On Saturday, we went to Nana for brunch before our highly anticipated afternoon watching Book of Mormon. The food at Nana was excellent, organic, and local. Kathy and I ordered the nanadict, which brought poached eggs and chorizo over pupusas (crispier and quite different than the ones I’m used to) with poblano cream and home fries. Rich ordered the huevos rancheros and Danny had the garden omelet, though I still think he should’ve tried the orange brioche fresh toast (!!) We ordered dessert after brunch. Boozy beignets with chocolate, bacon, and whipped cream.
And then we took a nap. Just kidding! We got ready for Book of Mormon, and then laughed for the next two hours until our cheeks hurt. The musical was hysterical. There are too many inside jokes I’d now like to type up here, but I won’t. Go see it!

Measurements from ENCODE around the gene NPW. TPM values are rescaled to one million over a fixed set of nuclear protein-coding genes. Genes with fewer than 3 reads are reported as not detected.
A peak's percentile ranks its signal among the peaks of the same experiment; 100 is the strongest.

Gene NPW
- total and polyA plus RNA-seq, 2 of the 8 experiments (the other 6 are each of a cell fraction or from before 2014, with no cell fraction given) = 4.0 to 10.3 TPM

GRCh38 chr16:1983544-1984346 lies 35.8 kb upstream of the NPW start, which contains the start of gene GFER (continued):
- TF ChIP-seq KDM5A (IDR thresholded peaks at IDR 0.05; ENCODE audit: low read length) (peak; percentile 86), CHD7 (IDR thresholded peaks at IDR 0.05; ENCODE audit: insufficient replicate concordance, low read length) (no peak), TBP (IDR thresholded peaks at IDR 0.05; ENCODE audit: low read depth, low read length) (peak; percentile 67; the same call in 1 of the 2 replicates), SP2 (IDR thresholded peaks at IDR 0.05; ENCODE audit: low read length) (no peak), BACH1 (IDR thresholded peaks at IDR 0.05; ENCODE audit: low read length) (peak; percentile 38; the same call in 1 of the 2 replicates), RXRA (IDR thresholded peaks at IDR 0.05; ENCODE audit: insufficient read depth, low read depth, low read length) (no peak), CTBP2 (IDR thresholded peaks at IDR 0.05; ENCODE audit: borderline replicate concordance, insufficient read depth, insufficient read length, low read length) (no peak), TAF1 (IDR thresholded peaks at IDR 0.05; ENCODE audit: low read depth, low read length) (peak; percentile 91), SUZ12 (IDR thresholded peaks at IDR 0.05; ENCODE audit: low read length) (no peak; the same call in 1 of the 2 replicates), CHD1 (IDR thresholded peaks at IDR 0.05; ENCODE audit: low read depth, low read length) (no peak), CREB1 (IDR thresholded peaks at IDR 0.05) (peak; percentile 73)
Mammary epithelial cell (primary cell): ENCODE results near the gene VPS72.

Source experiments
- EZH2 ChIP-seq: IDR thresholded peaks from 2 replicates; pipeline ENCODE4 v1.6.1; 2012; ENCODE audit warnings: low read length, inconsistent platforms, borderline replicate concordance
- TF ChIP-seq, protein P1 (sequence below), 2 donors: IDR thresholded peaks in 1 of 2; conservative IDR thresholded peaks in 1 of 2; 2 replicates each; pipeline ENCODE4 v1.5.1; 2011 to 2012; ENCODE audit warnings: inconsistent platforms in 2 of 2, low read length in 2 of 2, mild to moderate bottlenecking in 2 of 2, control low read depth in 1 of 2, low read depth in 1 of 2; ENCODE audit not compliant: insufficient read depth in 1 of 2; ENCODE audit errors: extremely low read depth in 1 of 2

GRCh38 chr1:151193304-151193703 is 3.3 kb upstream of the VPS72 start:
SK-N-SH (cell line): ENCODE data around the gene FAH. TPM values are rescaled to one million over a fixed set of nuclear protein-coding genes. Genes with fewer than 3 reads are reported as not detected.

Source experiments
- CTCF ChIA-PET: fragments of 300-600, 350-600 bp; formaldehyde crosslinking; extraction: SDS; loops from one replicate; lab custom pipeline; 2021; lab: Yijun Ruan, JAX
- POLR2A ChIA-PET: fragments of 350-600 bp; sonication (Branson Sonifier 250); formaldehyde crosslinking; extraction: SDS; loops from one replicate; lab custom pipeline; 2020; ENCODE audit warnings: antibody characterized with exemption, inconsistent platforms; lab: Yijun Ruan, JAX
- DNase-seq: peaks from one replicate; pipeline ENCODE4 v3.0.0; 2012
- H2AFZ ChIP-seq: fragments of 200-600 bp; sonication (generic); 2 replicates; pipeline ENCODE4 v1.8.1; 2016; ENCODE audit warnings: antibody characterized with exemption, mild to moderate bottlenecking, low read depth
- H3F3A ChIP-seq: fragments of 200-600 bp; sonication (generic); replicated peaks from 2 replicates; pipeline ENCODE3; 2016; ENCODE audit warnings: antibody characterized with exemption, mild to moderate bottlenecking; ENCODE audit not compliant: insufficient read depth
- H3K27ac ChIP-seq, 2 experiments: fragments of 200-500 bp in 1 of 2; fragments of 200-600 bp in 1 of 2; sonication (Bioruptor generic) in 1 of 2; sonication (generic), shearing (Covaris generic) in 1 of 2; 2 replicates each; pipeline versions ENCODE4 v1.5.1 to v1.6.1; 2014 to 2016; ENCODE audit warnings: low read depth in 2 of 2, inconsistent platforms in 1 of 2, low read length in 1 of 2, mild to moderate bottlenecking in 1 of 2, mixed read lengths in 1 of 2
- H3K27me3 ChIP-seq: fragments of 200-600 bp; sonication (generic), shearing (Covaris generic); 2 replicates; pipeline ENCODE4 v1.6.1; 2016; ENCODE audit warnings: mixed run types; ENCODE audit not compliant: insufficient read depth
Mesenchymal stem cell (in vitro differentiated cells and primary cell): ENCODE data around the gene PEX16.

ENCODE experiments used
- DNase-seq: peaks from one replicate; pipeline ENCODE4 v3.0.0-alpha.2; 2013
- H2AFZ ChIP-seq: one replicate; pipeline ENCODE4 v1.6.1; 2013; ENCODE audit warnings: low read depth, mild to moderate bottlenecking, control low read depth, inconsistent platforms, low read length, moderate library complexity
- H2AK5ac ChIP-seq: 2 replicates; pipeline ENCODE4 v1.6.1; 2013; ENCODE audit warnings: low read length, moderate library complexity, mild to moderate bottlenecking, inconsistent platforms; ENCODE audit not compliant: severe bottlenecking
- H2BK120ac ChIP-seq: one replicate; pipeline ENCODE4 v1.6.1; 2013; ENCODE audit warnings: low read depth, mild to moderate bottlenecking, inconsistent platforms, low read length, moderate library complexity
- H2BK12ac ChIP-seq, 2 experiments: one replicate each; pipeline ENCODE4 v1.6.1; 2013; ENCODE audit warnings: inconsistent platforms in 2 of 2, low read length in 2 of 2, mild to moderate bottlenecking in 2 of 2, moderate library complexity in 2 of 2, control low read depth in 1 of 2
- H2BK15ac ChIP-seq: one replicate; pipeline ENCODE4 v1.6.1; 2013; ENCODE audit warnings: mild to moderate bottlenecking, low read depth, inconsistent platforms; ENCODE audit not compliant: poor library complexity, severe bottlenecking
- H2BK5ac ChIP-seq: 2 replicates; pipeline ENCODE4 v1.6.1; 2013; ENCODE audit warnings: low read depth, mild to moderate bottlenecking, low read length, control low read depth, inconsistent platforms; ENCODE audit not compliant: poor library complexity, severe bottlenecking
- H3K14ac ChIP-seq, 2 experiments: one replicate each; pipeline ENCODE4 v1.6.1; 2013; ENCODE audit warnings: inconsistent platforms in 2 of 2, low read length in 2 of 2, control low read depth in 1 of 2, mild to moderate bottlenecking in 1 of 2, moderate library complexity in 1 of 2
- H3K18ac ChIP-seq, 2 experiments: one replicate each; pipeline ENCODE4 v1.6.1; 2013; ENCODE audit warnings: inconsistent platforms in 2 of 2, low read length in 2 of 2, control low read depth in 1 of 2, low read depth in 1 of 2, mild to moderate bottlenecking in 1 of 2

That night we went to another favorite, The Publican. For the second or third time, we got lucky and were seated without a wait. We sat at a communal table, and shared a brussels sprout salad, suckling pig, an impressive bone marrow, a wonderful boudin blanc, and the best oysters of my life.
For the mollusks, we ordered the chef’s selection and I found the descriptions amusing. The island creek oysters were described as firm and beautiful while the ones from peter’s point were plump and virtuous. Others were buttery or silken or full-bodied. And you know what? I honestly could tell the difference between some of the oysters. Not to the point where I could sound off these descriptions sounding like a kind of sommelier of oysters, but some were definitely more briny and salty than others.